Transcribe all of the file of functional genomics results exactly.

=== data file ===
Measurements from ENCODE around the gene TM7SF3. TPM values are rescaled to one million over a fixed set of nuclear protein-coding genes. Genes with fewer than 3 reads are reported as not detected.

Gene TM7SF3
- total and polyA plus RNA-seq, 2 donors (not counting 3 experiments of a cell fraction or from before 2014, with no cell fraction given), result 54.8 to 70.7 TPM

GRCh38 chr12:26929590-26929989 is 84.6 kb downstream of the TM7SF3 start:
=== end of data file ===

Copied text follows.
Measurements from ENCODE around the gene TM7SF3. TPM values are rescaled to one million over a fixed set of nuclear protein-coding genes. Genes with fewer than 3 reads are reported as not detected.

Gene TM7SF3
- total and polyA plus RNA-seq, 2 donors (not counting 3 experiments of a cell fraction or from before 2014, with no cell fraction given), result 54.8 to 70.7 TPM

GRCh38 chr12:26929590-26929989 is 84.6 kb downstream of the TM7SF3 start: